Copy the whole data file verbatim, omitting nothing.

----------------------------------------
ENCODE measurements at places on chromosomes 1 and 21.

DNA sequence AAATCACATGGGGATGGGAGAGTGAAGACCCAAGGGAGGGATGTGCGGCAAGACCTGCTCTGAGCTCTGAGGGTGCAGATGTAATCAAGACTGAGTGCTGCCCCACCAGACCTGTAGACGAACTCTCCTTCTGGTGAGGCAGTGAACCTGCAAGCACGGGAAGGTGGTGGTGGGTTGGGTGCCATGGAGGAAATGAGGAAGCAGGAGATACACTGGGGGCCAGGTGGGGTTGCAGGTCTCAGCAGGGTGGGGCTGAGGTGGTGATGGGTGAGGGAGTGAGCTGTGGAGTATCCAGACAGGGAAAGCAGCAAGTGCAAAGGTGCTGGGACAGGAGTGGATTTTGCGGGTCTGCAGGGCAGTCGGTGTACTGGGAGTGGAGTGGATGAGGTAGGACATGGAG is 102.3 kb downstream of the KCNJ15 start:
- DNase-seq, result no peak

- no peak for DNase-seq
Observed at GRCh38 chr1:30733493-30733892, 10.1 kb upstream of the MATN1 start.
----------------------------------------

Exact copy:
ENCODE measurements at places on chromosomes 1 and 21.

DNA sequence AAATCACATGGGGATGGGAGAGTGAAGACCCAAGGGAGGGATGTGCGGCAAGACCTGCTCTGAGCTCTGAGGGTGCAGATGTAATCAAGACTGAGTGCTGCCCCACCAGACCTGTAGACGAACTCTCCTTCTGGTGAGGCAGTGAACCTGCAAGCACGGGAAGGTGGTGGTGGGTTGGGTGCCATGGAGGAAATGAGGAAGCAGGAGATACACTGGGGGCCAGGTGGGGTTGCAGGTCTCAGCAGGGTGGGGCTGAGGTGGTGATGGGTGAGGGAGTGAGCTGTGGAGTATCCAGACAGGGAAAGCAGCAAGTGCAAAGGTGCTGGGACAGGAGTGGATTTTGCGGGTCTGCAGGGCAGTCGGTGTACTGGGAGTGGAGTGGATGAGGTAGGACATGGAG is 102.3 kb downstream of the KCNJ15 start:
- DNase-seq, result no peak

- no peak for DNase-seq
Observed at GRCh38 chr1:30733493-30733892, 10.1 kb upstream of the MATN1 start.